Breast Lift
With weight gain and loss, as with pregnancy, the breast envelope can become stretched. If this happens the breasts will sag and the nipple will position will change. When the nipple sits below the level of the infra-mammary fold, the breasts are considered ptotic. The Breast Lift (Mastopexy) is a surgical procedure that tightens the breast envelope and repositions the nipple. The actual cup size of the breasts does not significantly change. Large breasts may prevent some patients from participating in exercise or athletic activities, and can make breast self-examination and even mammograms more difficult

What Breast Lift Does
Tailoring the lower skin envelope of the breast to reposition the breast mound upward to a more normal position, and Repositioning the nipple-areola complex upward onto the newly shaped and positioned breast mound

Most patients experience a dramatic improvement, and are able to wear many types of clothing for the first time.

In order to remove excess skin from the breasts and reposition the breast mound, incisions must be made in the lower part of the breast. These incisions produce scars, which are visible, but improve significantly over 6-12 months. The scars are usually located around the nipple, from the lower center of the areola to the fold beneath the breast, and across the fold beneath the breast. The extent and location of the scars depends to some degree on the size and shape of your breasts, and the procedure necessary to correct them Differences always exist between your two breasts—they are different sizes, and the nipple locations are also different. After breast lift, these differences will be less, but will always exist to some degree.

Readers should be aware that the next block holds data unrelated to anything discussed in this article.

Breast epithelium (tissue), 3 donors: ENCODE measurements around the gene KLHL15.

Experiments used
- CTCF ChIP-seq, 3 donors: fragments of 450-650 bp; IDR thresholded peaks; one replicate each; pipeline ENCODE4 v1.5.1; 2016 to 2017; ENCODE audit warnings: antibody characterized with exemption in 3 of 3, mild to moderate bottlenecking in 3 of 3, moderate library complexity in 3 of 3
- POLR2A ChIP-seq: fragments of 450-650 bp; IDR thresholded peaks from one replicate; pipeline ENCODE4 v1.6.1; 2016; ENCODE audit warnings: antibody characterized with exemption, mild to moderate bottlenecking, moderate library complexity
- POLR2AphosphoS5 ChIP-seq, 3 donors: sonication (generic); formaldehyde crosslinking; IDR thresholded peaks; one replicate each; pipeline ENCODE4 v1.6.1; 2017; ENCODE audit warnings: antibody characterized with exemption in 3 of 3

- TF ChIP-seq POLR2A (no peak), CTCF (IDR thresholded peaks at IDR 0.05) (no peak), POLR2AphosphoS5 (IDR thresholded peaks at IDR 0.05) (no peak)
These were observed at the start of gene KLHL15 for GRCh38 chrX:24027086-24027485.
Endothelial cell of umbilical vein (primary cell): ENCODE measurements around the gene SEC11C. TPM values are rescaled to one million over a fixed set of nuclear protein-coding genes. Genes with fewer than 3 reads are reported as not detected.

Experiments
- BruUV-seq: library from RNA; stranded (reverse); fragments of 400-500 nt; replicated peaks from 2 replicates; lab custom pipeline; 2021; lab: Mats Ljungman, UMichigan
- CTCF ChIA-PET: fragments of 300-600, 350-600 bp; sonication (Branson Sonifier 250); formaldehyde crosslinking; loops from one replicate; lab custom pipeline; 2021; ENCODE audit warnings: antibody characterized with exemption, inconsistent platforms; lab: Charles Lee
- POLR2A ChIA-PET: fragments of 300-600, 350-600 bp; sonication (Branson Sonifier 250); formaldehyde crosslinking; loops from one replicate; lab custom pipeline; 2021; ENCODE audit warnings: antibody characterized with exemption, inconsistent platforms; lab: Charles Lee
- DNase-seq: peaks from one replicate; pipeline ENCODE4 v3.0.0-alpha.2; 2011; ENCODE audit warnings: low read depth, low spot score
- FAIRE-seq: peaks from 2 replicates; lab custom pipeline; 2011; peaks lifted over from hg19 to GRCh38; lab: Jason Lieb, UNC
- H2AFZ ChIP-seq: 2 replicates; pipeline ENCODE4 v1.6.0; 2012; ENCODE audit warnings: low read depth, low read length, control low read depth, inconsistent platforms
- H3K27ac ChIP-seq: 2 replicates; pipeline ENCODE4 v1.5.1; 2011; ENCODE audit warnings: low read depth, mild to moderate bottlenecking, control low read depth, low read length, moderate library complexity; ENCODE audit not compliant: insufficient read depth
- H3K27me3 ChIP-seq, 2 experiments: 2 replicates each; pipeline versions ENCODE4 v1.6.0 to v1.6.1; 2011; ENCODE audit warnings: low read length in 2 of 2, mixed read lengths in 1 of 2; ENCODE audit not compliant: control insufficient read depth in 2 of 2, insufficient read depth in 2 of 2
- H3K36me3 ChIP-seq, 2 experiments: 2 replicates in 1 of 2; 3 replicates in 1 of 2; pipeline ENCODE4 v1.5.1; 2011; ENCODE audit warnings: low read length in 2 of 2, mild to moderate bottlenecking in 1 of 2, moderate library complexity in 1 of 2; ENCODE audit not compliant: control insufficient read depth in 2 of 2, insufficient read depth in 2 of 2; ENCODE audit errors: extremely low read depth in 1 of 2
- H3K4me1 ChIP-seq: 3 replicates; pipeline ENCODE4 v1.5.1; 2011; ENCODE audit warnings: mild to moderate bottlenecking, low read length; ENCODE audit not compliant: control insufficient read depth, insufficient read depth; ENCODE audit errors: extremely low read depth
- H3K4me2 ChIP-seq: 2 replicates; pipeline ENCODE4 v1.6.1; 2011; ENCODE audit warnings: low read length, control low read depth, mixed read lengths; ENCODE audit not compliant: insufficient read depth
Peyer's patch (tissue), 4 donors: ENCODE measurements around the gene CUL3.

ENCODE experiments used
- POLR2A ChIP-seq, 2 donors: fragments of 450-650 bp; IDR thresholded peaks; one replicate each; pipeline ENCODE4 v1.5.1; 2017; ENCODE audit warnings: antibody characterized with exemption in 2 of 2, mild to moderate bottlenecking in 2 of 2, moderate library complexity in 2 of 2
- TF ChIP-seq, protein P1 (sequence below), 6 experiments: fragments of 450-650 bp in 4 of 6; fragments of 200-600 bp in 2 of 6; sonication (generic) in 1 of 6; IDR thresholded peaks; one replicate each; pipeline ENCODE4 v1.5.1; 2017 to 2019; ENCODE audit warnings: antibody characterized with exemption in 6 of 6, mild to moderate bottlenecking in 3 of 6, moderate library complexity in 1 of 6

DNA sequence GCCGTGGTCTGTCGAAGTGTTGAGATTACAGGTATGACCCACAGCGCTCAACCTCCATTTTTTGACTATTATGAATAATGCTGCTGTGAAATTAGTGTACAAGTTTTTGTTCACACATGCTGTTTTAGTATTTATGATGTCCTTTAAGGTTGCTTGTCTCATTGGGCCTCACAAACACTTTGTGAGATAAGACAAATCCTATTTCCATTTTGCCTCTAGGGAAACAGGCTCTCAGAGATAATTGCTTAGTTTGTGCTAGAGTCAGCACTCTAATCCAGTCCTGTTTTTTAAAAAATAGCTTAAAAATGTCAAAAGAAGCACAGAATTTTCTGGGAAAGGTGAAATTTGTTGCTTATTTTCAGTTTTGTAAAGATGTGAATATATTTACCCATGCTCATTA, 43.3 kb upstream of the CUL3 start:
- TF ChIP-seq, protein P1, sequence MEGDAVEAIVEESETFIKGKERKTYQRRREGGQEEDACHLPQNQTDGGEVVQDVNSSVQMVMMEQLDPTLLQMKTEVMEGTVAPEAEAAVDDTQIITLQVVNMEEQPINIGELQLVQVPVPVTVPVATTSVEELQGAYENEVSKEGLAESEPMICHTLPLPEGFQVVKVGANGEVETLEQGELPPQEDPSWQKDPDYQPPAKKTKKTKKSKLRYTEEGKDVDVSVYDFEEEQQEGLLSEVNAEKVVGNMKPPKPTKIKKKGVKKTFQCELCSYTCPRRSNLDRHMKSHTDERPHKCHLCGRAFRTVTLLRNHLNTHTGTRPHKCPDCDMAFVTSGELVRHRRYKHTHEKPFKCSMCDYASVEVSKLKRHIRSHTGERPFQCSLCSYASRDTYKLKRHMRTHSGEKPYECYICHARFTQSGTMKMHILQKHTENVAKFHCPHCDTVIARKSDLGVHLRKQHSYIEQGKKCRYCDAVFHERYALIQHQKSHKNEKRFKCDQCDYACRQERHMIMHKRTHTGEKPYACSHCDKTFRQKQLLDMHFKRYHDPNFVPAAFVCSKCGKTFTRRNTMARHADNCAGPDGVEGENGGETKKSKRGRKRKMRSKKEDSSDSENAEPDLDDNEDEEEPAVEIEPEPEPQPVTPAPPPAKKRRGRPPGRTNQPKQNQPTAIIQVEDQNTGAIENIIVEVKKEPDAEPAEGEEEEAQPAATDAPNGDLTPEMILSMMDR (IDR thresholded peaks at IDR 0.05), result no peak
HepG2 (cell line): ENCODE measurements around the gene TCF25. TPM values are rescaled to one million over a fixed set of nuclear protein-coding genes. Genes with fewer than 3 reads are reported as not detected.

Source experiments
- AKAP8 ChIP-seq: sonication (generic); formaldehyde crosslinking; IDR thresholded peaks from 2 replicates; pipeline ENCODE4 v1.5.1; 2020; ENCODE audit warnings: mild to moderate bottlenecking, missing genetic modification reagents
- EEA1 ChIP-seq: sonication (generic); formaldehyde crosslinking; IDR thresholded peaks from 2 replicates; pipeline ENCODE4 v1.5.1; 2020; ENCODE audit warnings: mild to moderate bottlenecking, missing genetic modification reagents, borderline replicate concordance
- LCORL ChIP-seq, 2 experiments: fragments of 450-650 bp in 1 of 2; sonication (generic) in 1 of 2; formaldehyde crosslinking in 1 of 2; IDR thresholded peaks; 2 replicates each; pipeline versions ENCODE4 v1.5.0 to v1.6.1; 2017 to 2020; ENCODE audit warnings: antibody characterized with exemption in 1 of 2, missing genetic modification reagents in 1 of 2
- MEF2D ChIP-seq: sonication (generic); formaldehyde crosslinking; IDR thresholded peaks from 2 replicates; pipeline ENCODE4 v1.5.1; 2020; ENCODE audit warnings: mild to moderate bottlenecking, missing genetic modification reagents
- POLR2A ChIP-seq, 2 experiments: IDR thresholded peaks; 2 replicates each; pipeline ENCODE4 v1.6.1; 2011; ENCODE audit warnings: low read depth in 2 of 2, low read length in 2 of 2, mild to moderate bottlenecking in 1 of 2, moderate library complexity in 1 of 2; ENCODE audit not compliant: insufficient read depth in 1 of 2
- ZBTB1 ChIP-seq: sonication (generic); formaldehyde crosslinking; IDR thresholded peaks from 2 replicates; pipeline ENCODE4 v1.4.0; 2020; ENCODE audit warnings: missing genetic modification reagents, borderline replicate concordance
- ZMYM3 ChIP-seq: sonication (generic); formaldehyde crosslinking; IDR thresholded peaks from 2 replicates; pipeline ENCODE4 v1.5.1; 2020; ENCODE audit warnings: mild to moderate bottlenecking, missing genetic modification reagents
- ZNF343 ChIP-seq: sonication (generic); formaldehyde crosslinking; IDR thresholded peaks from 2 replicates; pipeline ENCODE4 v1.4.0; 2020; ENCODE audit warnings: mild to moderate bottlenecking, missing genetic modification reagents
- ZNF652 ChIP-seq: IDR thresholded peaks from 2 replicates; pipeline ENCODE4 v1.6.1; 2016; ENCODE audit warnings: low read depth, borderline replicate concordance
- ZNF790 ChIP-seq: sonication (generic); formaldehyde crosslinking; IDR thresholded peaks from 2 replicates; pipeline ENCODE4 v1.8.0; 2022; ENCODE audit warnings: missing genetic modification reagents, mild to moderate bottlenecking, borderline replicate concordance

In order to reposition the nipple upward onto the new breast mound, some of its attachments must be detached. This stalk of tissue is designed to include blood supply and nerve supply, but both may be decreased after a lift. Most patients experience complete return of sensation over a few months, but some loss of sensation is possible

Nursing After Lift
Breast lifts do not affect the ability to breast-feed. The glands and ducts are not involved in the procedure.

Other risks common to all surgical procedures such as bleeding, infection and scar tissue formation occur in a very small percentage of cases. We encourage you to discuss any concerns you have during your consultation.

The Operation
Prior to your breast lift, Dr. Gold will make several measurements and mark specific areas of your breasts with you sitting or standing. These markings are precise guidelines, which are used when your breasts are distorted or shifted when you are lying down. Dr. Gold will also refer to your preoperative pictures during surgery to assure the best possible result.

During the procedure the excess loose skin (mostly in the lower portions of the breast) is then removed.

To reposition the breast mound upward, the skin of the lower portion of the breast is tightened, tailored, and then sutured closed. The nipple-areola complex is repositioned upward onto the proper position on the new mound and sutured in place.

All of your incisions will be carefully closed with stitches placed beneath the skin, so there’s no chance of your having “railroad track” type marks but rather very fine line scars. You’ll be able to shower or bathe immediately.
Following breast lift procedures, most patients have very little pain, but rather experience nuisances such as tightness or fullness.
Your breasts may feel tight to you for 48-72 hours, and the tightness will gradually resolve over the next several days as the swelling decreases. You may develop slight bruising on the breasts, which will resolve in about a week.

The Stages Of Recovery
Our patient’s usually want to know about four stages of recovery: surgery time, when swelling or bruising is resolved, when they’ll be able to return to work or social activity, and when they can return to full aerobic or strenuous exercise.

For breast lift procedures, the average is:
Hospitalization time: Your breast lift can be performed as a day surgery in the office, which has full State accreditation,
Bruising and swelling resolve: 10-14 days. Return to work, social activity: 5-10 days. Aerobic or strenuous activity: 14-21 days.

We encourage returning to full normal activity immediately. Don’t do any type of strenuous exercise that would push your pulse over 100 for about two to three weeks. Any aerobic activity that increases your pulse over 100 also increases your blood pressure, and could make you bleed.